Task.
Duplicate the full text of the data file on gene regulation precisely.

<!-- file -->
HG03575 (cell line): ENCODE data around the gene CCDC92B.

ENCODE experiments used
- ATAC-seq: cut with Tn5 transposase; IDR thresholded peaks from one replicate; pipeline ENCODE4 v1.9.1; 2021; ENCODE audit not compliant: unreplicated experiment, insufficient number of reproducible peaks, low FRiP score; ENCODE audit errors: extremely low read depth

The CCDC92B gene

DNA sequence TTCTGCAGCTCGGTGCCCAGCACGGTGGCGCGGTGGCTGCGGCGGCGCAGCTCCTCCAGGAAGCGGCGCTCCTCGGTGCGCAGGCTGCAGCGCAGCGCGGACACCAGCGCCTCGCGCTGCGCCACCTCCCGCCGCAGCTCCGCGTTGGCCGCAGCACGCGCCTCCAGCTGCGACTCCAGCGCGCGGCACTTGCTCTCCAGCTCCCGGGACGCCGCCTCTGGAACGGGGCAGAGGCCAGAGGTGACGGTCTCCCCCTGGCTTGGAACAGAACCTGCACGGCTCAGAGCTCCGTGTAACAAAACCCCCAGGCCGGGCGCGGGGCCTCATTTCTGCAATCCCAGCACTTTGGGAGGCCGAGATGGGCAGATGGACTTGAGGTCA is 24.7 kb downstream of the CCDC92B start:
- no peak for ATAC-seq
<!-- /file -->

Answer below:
HG03575 (cell line): ENCODE data around the gene CCDC92B.

ENCODE experiments used
- ATAC-seq: cut with Tn5 transposase; IDR thresholded peaks from one replicate; pipeline ENCODE4 v1.9.1; 2021; ENCODE audit not compliant: unreplicated experiment, insufficient number of reproducible peaks, low FRiP score; ENCODE audit errors: extremely low read depth

The CCDC92B gene

DNA sequence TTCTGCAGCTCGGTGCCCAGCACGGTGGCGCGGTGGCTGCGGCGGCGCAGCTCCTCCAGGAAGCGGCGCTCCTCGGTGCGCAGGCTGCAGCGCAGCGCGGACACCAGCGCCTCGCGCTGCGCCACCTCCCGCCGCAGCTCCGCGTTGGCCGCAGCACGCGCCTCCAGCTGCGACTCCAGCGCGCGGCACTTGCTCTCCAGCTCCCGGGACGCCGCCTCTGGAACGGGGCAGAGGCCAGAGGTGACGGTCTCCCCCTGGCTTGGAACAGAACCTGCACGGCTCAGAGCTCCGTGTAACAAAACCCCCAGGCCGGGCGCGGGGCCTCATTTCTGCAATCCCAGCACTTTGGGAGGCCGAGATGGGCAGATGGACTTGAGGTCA is 24.7 kb downstream of the CCDC92B start:
- no peak for ATAC-seq